Summary Review of Court Systems -


Structure of Civil Courts

There are four (4) different levels of courts in Kentucky. The two trial court levels are the district court and the circuit court, the latter of which includes family court. The other two (2) levels – the Kentucky Court of Appeals and the Kentucky Supreme Court, hear cases that are appealed.

District Court handles misdemeanors, violations, traffic cases, juvenile cases, civil cases under $5,000, small claims court cases and probate matters, among other things. District Court judges are elected for four (4) year terms. District Court juries are made up of six (6) members. A unanimous decision is needed to render a verdict in criminal cases, while civil cases require a five-sixths majority. The County Attorney’s office prosecutes criminal, traffic and juvenile cases in District Court.

Circuit Court has jurisdiction over all felony cases, civil cases of more than $5,000, divorce and custody cases, appeals from District Court and contested probate cases. Judges on the Circuit Court serve eight (8) year terms. Circuit Court juries consist of twelve (12) members. Criminal trial verdicts must be unanimous, but civil trials only require a three-fourths majority. Felony criminal trials in the Circuit Court are prosecuted by the Commonwealth Attorney’s office. Kentucky has 57 circuits, which may have one or more judges, depending on the population and docket size. Circuits may include anywhere from 1-4 counties.

Family Court is considered part of the Circuit Court and only exists in certain counties in Kentucky. Family Court deals with some of the matters normally handled in the District Court and also some of the matters normally handled in the regular Circuit Court. Family Courts handle divorce, child custody, visitation, child support, adoption, termination of parental rights, domestic violence, paternity and juvenile matters such as dependency, abuse, neglect and status offenses such as truancy and runaways.

The Court of Appeals reviews cases that have already been tried in a lower court, such as District Court or Circuit Court. There are fourteen (14) judges on the Court of Appeals, and they are divided into panels of no more than three (3) judges. Two (2) appeals judges are elected from each appellate district for terms of eight (8) years.

The Supreme Court of Kentucky is the court of last resort and the final interpreter of state law. It consists of seven (7) justices who are elected from the seven (7) appellate districts and serve eight (8) year terms. The Supreme Court is composed of a chief justice and six (6) other justices that collectively review decisions of lower courts. Rulings that impose the death sentence, life imprisonment, or twenty (20) years or more imprisonment automatically go to the Supreme Court. The Supreme Court also can discipline lawyers and has authority in determining the rules of practice and procedure for the entire court system.

Basis of Jurisdiction

Jurisdiction of Kentucky’s district and circuit courts is based on the amount in controversy. The Court of Appeals and Supreme Court hear matters that are appealed from the lower courts.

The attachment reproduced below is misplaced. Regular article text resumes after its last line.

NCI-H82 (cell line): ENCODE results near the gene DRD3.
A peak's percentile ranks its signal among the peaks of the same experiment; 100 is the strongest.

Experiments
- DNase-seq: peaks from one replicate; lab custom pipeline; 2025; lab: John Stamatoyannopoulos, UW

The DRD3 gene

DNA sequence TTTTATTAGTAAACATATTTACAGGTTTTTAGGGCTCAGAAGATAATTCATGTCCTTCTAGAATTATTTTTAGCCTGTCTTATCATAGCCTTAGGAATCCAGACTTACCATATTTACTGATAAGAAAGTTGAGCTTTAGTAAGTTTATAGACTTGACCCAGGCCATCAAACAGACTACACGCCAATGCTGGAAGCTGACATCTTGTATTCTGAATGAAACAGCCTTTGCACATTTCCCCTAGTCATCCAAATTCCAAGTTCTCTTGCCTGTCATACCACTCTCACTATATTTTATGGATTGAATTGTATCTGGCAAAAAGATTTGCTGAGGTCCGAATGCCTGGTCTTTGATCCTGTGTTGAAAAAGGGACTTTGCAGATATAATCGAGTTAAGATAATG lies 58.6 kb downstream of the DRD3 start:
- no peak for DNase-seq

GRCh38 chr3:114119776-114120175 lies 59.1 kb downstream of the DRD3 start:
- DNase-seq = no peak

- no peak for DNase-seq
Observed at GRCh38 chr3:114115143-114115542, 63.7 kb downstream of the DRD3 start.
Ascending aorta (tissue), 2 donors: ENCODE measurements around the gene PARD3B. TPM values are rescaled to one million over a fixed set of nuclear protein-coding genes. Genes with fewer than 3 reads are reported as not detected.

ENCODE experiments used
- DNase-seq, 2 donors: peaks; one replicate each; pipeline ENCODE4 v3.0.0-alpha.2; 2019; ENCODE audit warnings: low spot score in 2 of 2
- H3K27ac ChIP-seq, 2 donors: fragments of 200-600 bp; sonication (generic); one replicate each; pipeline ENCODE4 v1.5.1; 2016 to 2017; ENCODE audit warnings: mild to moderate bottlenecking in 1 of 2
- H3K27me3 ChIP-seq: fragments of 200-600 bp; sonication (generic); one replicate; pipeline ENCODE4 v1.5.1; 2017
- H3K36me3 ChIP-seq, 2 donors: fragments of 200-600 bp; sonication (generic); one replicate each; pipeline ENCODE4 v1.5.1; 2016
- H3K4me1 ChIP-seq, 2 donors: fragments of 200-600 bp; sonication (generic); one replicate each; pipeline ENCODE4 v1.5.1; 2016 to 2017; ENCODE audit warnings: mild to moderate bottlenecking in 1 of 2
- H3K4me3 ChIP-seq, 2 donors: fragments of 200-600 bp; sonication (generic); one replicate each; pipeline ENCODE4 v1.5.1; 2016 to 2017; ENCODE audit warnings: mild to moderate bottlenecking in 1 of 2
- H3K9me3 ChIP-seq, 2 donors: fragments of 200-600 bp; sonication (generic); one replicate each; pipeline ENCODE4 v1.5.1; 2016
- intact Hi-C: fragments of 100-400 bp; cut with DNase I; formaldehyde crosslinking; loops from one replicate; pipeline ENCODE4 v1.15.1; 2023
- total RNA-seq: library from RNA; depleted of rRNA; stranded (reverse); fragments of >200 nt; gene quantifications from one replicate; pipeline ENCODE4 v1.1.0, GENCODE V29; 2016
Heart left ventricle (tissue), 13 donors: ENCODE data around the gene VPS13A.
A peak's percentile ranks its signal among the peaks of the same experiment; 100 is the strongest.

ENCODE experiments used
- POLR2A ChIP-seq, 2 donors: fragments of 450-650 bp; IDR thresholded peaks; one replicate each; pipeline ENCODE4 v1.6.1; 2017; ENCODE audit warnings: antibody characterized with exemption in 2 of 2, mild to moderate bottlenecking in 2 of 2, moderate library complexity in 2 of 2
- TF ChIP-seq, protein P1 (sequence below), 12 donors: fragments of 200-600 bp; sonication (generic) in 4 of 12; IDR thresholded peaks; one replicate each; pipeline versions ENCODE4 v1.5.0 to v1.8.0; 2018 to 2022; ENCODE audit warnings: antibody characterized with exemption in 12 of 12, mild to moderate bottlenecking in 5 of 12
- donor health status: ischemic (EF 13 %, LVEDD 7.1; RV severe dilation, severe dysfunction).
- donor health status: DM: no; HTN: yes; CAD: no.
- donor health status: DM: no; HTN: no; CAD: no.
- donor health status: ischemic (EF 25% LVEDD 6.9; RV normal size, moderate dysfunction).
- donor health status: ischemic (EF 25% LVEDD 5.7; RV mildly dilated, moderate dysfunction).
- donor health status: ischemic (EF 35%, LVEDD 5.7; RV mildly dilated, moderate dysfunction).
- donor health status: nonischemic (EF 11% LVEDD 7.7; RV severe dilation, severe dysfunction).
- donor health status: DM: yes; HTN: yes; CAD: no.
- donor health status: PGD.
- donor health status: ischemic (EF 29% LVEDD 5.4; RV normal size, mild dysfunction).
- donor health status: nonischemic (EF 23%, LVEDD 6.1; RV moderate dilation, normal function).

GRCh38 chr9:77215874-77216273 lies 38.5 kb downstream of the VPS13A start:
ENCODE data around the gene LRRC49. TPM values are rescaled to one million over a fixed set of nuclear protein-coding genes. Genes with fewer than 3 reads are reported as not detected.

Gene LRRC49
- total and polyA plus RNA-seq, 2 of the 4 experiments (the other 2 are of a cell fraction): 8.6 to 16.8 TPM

Commercial Courts

On January 1, 2020, the Jefferson Circuit Court launched Kentucky’s first Business Court Docket Pilot Project, a circuit court division specially designed for complex commercial disputes and business litigation. Two (2) Jefferson County Circuit Court judges were assigned to preside over the Business Court Docket. The goal of the program is geared toward unclogging the regular dockets and giving complex commercial disputes special focus and management. Disputes eligible for assignment to the Jefferson County Business Court Docket include disputes involving, among other things, breach of contract claims concerning business entities, transactions governed by the Uniform Commercial Code, commercial real estate, business tort claims, and business class actions not brought by consumers. Only cases with proper venue in Jefferson County are eligible for the Business Court Docket. Attorneys have the opportunity to move for or challenge assignment to the Business Court Docket, and judges have an opportunity to remove or refer cases to the Business Court Docket.


In Kentucky, “mediation” is defined as a non-adversarial process in which a neutral third party encourages and helps disputing parties reach a mutually acceptable agreement. Recommendations by mediators are not binding on the parties unless the parties enter into a settlement agreement incorporating the recommendations. KRS 446.010. Kentucky does not require a mediator to be an attorney, nor does a mediator in Kentucky need certain training or certification to mediate unless he or she desires to be included on the Administrative Office of the Court’s Roster of Mediators. Kentucky does, however, have a compilation of suggested minimum standards for training, experience, education and ethical conduct for mediators practicing in its courts, which are set forth by the Supreme Court of Kentucky in the Rules of Administrative Procedure. In some circumstances, court staff or volunteer mediators are available to mediate at no cost to the parties.